RCEP’s impact on the dairy industry is another big concern for India. Two RCEP member countries, New Zealand and Australia, have aggressive interest in dairy sector. And if Indian government decides to slash duty on dairy products—especially liquid milk, milk powder [skimmed milk powder (SMP), whole milk powder (WMP)], butter, AMF (anhydrous milk fat or butter oil), and cheddar cheese—the Indian dairy industry will be heavily impacted because all these products are important export products for New Zealand and Australian dairy industry. Compared to India’s 150 million dairy farmers, there are only 12,000 in New Zealand and 6,300 in Australia. India is the world’s largest milk producer, with an annual production of 156 million metric tonnes (MMT), with most of it consumed domestically. There is negligible export of milk or milk products from India. On the other hand, New Zealand produces 22 MMT and exports around 19 MMT while Australia produces 15 MMT and exports 4 MMT. For this reason, dairy corporations like Fonterra (New Zealand) and Saputo (Australia) are looking to RCEP to access India’s massive dairy market to dump their products. India’s dairy cooperatives, like Amul, fear that if import duties on milk and milk products were eliminated under RCEP, it will severely hit not only the dairy industry and cooperatives but also the livelihoods of around 150 million dairy farmers.

On the pretext of boosting trade among the sixteen nations, RCEP will undoubtedly deepen corporate concentration in the food and agriculture sector, and offer powerful rights and profitable market to multinational corporations (MNCs). And to protect their rights and investment, RCEP has a provision for investor-state dispute settlement (ISDS) which gives any investor the right to raise claims against a state. If a member does not follow the commitment made under RCEP, a foreign (or domestic!) company has the right to sue the government for damages incurred by the company due to a government policy or intervention. This provision greatly undermines policy space and sovereignty of national governments and places unbridled power in the hands of MNCs. At present, India is already facing around 20 cases of investors suing the government under bilateral investment treaties (BIT). With the RCEP, there is heavy pressure on India to agree to more ISDS provisions.

It is expected that RCEP will be finalised by this year (2019) and therefore, there is an urgent need to raise awareness about the harmful impact of this mega FTA among the people.

What should we demand for:

  • The Indian government must put a moratorium immediately on new FTAs and conduct comprehensive review of all existing FTAs.
  • The Indian government should also conduct an ecological and social impact assessment study to assess the costs and benefits of all FTAs including RCEP, which India is currently negotiating, and make it available for public scrutiny. 
  • The Indian government must bring transparency in FTA negotiating process and make all FTAs (including RCEP) negotiating texts publicly available. 
  • The Indian government must institute a mechanism for time to time broader public consultations on FTAs with all stakeholders including farmers organizations, trade unions, civil society organizations, and representatives of small and medium enterprises to take their concerns and views.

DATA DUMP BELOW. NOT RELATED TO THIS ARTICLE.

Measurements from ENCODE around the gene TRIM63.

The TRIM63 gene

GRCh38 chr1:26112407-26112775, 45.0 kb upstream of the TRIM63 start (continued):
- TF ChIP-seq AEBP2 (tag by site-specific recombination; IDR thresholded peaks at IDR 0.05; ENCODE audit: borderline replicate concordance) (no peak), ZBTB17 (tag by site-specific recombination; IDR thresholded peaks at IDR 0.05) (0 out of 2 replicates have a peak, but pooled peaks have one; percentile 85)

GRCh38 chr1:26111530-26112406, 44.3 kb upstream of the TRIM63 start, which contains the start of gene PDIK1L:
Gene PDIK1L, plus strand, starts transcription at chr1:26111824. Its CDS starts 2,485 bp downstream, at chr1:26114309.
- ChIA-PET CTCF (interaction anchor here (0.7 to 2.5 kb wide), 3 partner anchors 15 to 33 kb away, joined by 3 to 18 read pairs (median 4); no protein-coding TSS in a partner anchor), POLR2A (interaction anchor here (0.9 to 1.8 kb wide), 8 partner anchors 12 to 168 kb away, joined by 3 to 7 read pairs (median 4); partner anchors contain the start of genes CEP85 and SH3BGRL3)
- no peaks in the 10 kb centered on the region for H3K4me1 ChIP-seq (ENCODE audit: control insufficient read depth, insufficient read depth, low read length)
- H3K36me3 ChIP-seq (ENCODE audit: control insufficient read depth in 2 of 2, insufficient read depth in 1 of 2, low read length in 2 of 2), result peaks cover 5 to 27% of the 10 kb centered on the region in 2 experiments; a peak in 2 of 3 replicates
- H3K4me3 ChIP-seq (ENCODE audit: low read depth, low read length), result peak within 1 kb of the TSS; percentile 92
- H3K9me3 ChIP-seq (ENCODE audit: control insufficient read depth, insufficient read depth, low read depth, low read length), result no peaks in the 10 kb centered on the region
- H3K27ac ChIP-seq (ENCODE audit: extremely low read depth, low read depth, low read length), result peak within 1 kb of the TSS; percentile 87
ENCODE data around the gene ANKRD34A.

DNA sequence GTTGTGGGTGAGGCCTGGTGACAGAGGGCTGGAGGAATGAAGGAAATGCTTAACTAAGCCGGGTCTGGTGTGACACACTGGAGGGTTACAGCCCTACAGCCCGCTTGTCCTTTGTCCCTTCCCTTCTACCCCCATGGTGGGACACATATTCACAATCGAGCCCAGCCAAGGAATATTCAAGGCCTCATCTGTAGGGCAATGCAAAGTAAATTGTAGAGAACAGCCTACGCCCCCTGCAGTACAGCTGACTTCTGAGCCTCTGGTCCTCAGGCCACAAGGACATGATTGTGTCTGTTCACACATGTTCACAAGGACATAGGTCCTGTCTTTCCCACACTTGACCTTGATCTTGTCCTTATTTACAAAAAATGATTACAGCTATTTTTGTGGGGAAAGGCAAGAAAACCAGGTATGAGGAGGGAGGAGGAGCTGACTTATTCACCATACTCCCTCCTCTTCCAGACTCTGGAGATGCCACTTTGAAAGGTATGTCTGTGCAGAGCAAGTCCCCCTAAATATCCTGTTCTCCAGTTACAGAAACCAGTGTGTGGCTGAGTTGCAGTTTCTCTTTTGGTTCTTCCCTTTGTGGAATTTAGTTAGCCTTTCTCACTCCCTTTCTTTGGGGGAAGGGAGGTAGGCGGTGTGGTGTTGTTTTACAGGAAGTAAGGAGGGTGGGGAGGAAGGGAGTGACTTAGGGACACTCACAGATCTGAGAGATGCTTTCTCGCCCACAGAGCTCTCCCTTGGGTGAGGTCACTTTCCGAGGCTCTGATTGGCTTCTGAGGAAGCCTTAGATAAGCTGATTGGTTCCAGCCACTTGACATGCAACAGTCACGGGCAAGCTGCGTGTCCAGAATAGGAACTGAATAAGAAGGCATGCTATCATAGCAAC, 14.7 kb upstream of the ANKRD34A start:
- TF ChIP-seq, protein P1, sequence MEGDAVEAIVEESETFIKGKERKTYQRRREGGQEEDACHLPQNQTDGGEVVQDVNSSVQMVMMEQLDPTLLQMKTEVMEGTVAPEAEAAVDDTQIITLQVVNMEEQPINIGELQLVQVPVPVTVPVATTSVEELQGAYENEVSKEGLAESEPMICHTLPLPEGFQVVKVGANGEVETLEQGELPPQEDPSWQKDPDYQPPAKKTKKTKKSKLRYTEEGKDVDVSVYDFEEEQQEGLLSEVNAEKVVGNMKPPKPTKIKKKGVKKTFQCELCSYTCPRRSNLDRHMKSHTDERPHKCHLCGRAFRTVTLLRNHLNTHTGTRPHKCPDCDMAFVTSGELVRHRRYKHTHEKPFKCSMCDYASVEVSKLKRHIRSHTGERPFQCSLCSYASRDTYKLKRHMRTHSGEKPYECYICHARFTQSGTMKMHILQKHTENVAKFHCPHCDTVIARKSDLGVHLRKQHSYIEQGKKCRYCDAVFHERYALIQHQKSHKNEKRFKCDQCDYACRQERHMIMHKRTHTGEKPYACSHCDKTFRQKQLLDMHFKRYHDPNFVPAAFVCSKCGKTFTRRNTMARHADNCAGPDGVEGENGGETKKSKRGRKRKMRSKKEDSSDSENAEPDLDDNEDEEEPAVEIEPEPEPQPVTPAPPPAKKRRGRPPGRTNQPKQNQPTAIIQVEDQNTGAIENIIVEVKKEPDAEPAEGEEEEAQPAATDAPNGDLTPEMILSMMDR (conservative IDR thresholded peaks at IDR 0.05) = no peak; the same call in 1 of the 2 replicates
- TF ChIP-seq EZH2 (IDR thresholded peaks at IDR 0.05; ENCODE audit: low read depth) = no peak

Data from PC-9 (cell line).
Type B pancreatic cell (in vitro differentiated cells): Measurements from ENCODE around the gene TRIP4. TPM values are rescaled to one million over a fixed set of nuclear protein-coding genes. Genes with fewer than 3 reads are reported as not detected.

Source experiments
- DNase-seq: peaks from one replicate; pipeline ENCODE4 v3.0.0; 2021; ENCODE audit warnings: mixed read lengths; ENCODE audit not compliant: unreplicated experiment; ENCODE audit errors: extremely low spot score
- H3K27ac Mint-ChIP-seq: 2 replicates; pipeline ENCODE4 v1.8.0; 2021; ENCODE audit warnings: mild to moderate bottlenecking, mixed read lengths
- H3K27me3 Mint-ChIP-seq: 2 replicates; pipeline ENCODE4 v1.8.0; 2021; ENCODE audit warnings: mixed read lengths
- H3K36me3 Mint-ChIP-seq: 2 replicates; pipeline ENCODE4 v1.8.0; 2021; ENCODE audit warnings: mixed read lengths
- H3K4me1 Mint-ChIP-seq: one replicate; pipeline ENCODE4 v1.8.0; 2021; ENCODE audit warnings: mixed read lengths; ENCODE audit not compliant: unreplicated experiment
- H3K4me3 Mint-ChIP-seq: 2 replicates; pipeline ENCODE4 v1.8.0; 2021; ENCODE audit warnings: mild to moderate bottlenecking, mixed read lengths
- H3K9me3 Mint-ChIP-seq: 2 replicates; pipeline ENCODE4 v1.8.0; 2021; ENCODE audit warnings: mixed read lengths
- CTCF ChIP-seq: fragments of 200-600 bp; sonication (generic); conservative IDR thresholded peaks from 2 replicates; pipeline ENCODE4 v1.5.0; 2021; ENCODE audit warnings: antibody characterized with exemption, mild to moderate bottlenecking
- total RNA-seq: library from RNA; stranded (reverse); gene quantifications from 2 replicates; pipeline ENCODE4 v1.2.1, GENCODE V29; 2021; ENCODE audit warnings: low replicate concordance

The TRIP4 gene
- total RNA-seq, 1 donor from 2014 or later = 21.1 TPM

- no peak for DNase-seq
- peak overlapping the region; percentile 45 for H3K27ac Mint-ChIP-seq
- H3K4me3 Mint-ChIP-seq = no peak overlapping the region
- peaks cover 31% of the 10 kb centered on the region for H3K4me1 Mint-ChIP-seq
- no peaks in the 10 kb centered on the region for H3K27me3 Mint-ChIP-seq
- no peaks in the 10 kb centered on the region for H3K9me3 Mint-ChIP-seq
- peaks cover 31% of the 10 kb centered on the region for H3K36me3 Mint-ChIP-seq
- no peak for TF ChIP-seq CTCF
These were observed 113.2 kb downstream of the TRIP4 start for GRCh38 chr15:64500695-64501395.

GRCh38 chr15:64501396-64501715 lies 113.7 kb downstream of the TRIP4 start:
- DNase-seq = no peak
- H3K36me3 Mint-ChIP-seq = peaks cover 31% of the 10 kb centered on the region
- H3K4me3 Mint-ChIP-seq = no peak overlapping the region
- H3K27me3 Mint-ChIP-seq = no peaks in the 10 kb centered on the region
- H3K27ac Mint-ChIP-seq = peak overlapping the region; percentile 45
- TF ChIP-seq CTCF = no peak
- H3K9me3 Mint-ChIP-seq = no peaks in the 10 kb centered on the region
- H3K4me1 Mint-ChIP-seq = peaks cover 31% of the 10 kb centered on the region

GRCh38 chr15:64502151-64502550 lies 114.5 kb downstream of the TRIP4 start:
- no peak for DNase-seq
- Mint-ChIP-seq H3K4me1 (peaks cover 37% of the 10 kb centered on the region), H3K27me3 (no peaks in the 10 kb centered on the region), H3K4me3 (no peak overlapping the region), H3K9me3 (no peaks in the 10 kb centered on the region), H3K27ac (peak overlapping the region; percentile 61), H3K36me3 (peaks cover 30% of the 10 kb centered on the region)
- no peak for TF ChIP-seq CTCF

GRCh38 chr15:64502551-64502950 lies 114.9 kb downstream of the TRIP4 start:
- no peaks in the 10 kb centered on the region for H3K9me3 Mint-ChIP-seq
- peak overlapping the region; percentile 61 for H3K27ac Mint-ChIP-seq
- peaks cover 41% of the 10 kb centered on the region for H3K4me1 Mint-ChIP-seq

• In the spirit of federal polity, the central government must duly consult state governments and gain their consensus on issues that are in the state or concurrent lists such as agriculture, seeds or health. 
  • India should not open up for negotiation the critical sectors such as dairy and agriculture; agriculture must be kept out of any FTA negotiations. 
  • The coverage of FTAs should be strictly limited. India should not agree to open up 92% - 97% of its goods under any FTA. 
  • There should be no 'TRIPS-plus' obligations in agriculture for either data exclusivity or patents on seeds or breeds, etc. 
  • There should be no commitment related to mandatory UPOV Convention membership. 
  • There should be no patents to be allowed on any seed/planting material-related technologies. 
  • Exclude essential public services such as education, health, water and sanitation as well as government procurement from FTA negotiations. 
  • End the excessive investor protection and corporations’ right to sue governments, especially for necessary laws that protect their population or the environment. 
  • Given that intellectual property are included in the definition of investor rights, no ISDS provisions should be accepted. 
  • We also demand for a ratification process for approving FTAs in the Parliament of India. 

1This is an updated version of the note prepared for the 4th Kisan Swaraj Sammelan 2018, held at Ahmedabad in November 2018. For more information, please contact .
 The National Institution for Transforming India, also called NITI Aayog, the premier policy think tank of the government.
2 Base rate is the applied MFN duty of any year, which is decided mutually.
3 “Bound tariff or Bound duty rate” are highest level of duty notified in the WTO that a country can impose and cannot exceed at any point in time. By contrast, “applied rate” refer to tariff that are actually applied at any given point in time. The basic rule is: applied rate may be lower but must not exceed the bound rate. Hence bound rate have special significance as they limit the ability of a country to vary tariff.
5 The idea of RCEP was first introduced at an ASEAN Summit in 2011. The formal negotiations for RCEP were launched at an ASEAN Summit in 2012.
6Among the 16 RCEP members, only Australia, Japan, Republic of Korea, Singapore and Vietnam are parties to UPOV 1991. China and New Zealand are members of the UPOV but have not signed the 1991 version.